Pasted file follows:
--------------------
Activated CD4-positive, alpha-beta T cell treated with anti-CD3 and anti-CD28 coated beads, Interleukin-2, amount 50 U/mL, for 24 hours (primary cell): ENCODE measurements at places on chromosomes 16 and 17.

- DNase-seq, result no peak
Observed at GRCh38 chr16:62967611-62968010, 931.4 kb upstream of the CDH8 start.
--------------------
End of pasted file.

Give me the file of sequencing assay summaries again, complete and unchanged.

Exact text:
Activated CD4-positive, alpha-beta T cell treated with anti-CD3 and anti-CD28 coated beads, Interleukin-2, amount 50 U/mL, for 24 hours (primary cell): ENCODE measurements at places on chromosomes 16 and 17.

- DNase-seq, result no peak
Observed at GRCh38 chr16:62967611-62968010, 931.4 kb upstream of the CDH8 start.